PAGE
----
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Fast Five with Ben Akres

Ben Akres joined Rokt as a Machine Learning Engineer he studied a Bachelor of Advanced Science and Arts, Applied Mathematics at UNSW. Ben has since worked as a data analyst and has tutored students in mathematics. To find out why Ben is passionate about AI and why he thinks young Australians should be skilled and educated in it, we put these Fast Five questions to him.

What appealed to you most about a career in AI?

I have a long-standing interest in science fiction and have always been interested in abstract questions about whether machines could surpass human intelligence generally. I also studied applied maths and philosophy at university, and it was then that I realised a career involving AI could be the ideal intersection between these fields! This is because it allows me to apply my mathematical background in building models which solve real world problems, all while working in a field with profound implications to the future of society.

 
What aspect of AI are you most interested in or passionate about?
I am most interested in the modelling side of AI, as I find the idea of relatively simple models that can learn complex patterns to be deeply compelling. There is always something exciting about training a new model and seeing it perform well on data which was not originally in its training set. My interest in this side of AI has its roots in my mathematical background, as this process of training models can be viewed as a numerical optimization problem, where you are searching the model’s parameter space in order to approximate the optimal function for performing a given task.
 
In your daily life, what are the positive impacts of AI that you see playing out in our society?
One area where AI is already having a massive impact on our lives is in solving the “relevance” problem in online content. Most of the largest applications and websites in the world today (e.g. Facebook, Google, TikTok, etc.) rely on AI in order to show you highly relevant and targeted content that you are likely to enjoy and engage with. In many ways this is a similar sort of problem to the one tackled by the Relevancy – Data Science team at Rokt. Another area where AI is likely to have a positive impact over the coming years is in automating tasks that are dangerous or high-risk for humans to perform. For example, once self-driving cars are having accidents at a lower rate than human drivers we can vastly reduce the number of deaths on the road by embracing the shift towards AI.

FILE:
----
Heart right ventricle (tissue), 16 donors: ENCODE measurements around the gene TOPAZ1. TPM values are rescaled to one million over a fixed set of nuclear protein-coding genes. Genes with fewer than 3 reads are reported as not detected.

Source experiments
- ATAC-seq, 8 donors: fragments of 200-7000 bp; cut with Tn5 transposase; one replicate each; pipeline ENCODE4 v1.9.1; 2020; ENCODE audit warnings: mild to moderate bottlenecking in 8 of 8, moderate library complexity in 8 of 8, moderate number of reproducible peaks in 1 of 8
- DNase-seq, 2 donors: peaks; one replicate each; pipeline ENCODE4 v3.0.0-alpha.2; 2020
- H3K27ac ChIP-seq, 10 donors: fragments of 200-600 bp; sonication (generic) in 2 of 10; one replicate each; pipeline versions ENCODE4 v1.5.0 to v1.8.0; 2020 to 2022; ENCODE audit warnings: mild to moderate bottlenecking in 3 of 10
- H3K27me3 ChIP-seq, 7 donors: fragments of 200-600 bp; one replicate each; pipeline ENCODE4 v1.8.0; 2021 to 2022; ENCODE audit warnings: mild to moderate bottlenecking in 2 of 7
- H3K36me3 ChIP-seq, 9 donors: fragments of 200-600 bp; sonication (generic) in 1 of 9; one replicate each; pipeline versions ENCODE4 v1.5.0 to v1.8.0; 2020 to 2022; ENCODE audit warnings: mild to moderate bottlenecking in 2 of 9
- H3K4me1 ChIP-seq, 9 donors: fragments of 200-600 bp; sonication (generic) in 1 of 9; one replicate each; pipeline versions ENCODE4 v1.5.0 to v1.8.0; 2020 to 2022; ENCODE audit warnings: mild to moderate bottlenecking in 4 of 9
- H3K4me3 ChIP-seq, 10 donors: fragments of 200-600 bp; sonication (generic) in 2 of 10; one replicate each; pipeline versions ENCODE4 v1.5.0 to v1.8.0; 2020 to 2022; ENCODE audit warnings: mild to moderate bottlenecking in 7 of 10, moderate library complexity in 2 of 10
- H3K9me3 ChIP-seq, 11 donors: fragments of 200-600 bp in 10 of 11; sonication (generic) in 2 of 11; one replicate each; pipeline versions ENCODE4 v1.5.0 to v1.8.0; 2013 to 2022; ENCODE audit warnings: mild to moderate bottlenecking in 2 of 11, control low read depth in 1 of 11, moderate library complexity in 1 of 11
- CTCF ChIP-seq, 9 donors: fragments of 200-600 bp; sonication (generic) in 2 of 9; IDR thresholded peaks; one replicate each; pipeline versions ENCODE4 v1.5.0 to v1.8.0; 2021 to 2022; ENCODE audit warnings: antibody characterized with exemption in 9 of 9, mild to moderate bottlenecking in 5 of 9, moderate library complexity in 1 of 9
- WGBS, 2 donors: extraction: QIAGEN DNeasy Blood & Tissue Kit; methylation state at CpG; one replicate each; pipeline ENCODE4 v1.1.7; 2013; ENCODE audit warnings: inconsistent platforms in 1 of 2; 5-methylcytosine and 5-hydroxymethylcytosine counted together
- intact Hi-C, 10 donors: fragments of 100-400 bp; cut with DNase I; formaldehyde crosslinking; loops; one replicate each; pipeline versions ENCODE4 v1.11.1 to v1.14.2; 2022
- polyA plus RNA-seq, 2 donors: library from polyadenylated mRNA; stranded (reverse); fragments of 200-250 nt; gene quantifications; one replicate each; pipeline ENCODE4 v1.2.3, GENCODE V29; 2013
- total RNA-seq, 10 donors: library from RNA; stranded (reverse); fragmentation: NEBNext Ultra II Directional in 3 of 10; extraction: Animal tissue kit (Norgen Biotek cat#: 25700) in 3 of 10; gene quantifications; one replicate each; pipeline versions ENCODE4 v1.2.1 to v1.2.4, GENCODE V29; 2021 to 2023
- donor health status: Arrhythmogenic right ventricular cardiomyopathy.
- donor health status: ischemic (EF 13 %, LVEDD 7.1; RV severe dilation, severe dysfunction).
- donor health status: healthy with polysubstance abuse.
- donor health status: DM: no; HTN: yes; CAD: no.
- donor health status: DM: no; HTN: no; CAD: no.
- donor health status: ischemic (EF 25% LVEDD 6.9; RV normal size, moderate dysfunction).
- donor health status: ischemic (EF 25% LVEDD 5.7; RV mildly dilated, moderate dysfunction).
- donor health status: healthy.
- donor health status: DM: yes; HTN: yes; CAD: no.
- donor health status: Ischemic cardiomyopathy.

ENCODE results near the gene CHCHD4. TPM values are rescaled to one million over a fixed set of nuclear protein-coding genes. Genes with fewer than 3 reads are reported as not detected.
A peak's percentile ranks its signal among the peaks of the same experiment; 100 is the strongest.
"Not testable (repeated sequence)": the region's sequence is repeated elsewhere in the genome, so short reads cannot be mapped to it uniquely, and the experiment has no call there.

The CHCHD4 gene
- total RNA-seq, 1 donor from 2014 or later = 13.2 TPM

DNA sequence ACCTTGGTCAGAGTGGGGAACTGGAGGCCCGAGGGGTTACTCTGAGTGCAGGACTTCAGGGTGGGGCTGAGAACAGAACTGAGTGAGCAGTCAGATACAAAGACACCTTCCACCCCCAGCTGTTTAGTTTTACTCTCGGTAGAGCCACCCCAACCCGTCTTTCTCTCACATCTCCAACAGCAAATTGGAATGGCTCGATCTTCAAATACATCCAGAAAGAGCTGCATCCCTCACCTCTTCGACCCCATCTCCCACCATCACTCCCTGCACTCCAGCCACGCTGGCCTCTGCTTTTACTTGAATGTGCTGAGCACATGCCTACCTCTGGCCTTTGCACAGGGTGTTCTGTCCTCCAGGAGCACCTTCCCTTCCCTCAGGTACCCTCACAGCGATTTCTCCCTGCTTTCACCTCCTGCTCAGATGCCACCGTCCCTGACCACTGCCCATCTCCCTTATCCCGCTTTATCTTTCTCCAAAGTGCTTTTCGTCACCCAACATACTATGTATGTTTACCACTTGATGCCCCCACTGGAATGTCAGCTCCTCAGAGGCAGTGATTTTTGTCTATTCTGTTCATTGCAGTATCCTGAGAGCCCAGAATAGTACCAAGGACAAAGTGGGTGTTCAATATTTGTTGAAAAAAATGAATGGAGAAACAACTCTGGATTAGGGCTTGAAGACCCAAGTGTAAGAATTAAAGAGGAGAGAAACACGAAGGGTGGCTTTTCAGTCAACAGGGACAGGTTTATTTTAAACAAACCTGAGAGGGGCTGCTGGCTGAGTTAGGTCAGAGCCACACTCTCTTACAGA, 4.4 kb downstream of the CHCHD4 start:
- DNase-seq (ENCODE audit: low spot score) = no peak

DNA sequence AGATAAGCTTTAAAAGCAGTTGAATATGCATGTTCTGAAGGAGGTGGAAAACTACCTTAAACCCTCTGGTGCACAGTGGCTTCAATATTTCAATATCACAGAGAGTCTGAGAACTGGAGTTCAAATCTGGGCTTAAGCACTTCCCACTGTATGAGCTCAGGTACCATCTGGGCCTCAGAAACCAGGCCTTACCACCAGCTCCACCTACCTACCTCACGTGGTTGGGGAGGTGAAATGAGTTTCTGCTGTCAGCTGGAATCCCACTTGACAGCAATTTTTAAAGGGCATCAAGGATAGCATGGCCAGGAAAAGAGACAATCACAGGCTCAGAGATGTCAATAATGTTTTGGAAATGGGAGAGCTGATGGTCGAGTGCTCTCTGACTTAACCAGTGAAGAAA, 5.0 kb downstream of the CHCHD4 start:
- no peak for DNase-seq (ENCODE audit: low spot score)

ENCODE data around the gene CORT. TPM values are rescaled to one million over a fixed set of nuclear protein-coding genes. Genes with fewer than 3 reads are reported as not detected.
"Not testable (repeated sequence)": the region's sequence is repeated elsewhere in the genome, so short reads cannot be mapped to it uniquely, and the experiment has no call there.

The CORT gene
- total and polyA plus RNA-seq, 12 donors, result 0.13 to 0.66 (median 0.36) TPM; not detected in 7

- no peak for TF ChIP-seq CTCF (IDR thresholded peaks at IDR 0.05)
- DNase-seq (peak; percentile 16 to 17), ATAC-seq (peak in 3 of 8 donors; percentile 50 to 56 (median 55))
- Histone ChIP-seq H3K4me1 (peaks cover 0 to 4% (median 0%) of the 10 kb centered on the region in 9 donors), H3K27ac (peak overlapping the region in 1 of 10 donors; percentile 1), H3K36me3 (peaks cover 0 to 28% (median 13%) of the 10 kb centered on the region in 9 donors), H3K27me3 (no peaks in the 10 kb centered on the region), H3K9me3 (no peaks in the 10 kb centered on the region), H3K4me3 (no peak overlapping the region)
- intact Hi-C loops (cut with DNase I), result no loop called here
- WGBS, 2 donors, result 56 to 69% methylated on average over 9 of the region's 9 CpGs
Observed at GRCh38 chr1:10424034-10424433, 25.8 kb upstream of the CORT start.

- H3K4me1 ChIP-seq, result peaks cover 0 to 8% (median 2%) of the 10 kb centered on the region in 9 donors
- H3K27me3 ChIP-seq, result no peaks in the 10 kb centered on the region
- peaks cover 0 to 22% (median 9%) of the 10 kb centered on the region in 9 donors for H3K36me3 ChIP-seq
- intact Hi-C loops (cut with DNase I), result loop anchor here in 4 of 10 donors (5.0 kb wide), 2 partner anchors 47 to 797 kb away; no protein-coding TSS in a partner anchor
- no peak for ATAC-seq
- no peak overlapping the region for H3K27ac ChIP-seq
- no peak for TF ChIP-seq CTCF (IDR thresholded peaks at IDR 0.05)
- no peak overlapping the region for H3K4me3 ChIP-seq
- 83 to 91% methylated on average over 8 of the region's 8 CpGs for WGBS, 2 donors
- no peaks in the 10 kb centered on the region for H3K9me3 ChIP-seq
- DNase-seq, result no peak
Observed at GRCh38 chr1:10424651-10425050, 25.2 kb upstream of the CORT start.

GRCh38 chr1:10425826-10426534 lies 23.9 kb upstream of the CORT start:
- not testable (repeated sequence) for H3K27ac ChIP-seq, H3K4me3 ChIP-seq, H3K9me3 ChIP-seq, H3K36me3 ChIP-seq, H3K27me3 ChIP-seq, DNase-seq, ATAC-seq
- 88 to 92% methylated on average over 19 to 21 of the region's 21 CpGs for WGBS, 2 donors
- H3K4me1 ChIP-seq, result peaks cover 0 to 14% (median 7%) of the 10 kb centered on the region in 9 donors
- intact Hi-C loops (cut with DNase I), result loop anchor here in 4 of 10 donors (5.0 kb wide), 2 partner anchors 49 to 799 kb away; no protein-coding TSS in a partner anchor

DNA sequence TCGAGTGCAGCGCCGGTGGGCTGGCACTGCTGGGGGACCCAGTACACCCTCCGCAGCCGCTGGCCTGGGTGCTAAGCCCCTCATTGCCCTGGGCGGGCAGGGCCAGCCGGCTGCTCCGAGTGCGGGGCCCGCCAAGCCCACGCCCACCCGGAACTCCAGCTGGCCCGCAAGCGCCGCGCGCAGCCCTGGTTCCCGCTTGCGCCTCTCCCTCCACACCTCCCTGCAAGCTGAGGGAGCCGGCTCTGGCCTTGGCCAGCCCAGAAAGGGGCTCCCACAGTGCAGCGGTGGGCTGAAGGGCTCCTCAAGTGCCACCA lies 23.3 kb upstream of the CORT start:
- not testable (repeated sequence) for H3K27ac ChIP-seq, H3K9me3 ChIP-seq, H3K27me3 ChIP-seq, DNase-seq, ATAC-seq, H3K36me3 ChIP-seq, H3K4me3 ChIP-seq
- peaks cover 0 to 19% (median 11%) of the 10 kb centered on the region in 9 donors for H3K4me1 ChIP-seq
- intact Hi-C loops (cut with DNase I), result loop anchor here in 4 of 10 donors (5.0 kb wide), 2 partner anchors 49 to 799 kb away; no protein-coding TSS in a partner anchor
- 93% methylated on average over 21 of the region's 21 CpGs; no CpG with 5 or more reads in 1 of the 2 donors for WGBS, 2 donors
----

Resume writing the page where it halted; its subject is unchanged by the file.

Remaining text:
Why do you think it is important to empower young Australians with access to AI education?
Over time AI is likely to play an increasingly large role in many aspects of our lives, so it would be highly beneficial for young Australians to have a strong education when it comes to these skills. One obvious reason is the demand for engineers to build the next generation of AI systems; however, we also need a broader population who has a basic understanding of AI so they can grapple with the border legal, ethical and societal implications of this technology. For example, self driving cars, automation in the workforce, and issues surrounding echo bubbles on social media platforms are all broad societal issues which will be best solved by having a population that is well versed in AI and all it involves.

 
What advice would you give young Australians who want to learn more about and eventually work in AI?
If you would like to work in AI my top tip would be to work on your own projects or hobbies outside of school or university. There are plenty of resources online to help you get started, and surprisingly little experience is needed to begin training your own models. Just start building things and see what areas interest you to pursue those further. The rang of problems that can be tackled by AI is absolutely huge- from language processing, to object detection in images, to predicting stock prices- so there is no shortage of interesting projects to get started on!

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